VRV / VRF is a technology that alternates the refrigerant volume in a system to match a building's precise requirements. Only a minimum amount of energy is required for a system to maintain set temperatures and ensure that it automatically shuts off when no occupants are detected in a room.
Variable refrigerant flow (VRF), also known as variable refrigerant volume (VRV), is an HVAC technology invented by Daikin Industries, Ltd. in 1982. Like ductless mini-splits, VRFs use refrigerant as the cooling and heating medium. This refrigerant is conditioned by a single or multiple condensing units (which may be outdoors or indoors, water or air cooled), and is circulated within the building to multiple indoor units. VRF systems, unlike conventional chiller-based systems, allow for varying degrees of cooling in only certain areas, reducing energy consumption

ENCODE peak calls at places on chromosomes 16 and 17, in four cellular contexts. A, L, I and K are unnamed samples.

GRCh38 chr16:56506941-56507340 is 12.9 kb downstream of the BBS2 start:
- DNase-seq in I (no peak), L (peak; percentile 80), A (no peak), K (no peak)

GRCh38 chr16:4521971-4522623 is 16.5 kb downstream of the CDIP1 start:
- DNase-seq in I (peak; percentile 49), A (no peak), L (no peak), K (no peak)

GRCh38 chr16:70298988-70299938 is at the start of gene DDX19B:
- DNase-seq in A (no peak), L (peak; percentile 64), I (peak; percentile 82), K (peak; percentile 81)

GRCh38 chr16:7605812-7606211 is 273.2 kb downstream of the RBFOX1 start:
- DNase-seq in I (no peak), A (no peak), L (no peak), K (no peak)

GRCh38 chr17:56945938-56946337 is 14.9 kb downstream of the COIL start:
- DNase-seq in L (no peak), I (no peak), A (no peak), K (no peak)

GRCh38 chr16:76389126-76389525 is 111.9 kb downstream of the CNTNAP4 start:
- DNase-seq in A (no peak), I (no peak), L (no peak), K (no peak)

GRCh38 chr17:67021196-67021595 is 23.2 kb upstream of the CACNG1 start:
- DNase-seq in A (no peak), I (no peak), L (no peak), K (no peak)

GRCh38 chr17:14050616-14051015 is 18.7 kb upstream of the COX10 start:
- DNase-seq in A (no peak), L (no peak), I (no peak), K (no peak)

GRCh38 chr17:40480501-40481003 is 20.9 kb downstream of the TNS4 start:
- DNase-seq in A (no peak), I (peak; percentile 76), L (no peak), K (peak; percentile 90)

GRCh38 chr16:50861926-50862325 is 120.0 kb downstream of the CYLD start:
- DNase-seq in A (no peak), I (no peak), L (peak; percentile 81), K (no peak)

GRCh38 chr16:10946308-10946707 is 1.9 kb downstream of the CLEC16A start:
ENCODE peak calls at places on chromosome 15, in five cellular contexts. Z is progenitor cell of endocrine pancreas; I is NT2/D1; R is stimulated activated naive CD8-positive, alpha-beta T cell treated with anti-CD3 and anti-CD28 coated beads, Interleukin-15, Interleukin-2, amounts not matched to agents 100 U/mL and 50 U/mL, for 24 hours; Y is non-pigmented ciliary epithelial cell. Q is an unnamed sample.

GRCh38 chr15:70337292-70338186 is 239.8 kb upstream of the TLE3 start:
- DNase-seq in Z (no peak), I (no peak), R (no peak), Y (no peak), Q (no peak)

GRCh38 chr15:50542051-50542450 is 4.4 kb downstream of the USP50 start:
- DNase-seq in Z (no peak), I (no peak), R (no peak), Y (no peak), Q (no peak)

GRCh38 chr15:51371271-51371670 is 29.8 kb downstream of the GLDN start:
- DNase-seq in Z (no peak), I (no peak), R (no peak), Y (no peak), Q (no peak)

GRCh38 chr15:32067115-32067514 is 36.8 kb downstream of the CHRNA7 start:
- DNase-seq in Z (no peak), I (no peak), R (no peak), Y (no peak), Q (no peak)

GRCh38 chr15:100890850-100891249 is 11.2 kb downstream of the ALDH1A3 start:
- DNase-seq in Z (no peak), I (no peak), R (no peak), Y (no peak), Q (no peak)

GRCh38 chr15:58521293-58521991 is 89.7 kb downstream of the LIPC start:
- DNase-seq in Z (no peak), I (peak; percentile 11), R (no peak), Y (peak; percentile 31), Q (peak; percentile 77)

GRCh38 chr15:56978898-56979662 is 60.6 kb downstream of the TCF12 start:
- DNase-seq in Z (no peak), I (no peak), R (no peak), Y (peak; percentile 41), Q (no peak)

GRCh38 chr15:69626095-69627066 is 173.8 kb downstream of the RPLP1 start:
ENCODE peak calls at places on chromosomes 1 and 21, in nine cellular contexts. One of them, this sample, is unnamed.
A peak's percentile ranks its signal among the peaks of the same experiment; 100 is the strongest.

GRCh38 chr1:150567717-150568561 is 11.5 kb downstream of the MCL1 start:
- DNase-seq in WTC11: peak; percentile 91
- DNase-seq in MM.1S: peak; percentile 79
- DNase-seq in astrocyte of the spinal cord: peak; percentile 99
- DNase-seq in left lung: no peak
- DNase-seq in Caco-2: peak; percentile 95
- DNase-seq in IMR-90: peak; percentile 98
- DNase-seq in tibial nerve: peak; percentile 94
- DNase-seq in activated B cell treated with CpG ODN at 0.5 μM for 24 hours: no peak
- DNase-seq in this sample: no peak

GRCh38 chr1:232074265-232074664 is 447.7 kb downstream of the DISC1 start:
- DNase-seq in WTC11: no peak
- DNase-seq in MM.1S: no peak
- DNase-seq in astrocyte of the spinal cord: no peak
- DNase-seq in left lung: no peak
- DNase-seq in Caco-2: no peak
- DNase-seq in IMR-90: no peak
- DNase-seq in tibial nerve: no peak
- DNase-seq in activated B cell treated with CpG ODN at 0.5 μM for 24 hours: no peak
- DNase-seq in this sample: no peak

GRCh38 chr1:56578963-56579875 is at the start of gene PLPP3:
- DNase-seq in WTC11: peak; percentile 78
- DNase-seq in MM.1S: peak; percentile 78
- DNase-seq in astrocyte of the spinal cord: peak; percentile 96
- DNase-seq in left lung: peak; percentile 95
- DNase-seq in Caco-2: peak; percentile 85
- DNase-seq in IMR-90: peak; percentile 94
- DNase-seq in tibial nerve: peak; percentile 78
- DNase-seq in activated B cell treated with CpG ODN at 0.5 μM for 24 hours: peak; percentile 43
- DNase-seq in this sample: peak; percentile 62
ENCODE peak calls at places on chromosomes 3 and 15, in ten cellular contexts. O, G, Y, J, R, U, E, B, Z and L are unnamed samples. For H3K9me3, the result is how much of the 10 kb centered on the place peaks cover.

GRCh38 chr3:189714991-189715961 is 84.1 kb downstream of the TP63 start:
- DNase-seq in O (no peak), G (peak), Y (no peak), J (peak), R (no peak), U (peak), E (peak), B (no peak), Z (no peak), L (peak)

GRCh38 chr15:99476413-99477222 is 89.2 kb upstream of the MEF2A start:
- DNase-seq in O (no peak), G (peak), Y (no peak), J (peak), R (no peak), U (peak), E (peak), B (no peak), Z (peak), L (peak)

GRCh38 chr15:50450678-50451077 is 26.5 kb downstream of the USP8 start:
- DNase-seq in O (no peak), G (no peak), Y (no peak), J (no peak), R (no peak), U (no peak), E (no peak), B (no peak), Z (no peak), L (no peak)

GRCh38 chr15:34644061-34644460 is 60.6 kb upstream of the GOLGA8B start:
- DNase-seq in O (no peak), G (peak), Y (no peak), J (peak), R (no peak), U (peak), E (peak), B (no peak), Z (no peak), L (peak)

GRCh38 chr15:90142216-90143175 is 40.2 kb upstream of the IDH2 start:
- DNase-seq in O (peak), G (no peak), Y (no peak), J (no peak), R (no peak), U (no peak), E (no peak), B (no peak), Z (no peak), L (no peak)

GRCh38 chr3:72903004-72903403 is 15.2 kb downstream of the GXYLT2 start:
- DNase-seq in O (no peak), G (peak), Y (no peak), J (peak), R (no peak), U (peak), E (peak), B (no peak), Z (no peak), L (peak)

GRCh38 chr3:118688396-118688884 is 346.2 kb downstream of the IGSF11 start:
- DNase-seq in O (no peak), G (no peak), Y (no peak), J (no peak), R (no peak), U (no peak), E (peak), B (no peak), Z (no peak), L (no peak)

VRFs are typically installed with an air conditioner inverter which adds a DC inverter to the compressor in order to support variable motor speed and thus variable refrigerant flow rather than simply perform on/off operation. By operating at varying speeds, VRF units work only at the needed rate allowing for substantial energy savings at load conditions. Heat recovery VRF technology allows individual indoor units to heat or cool as required, while the compressor load benefits from the internal heat recovery. Energy savings of up to 55% are predicted over comparable unitary equipment. This also results in greater control of the building's interior temperature by the building's occupants.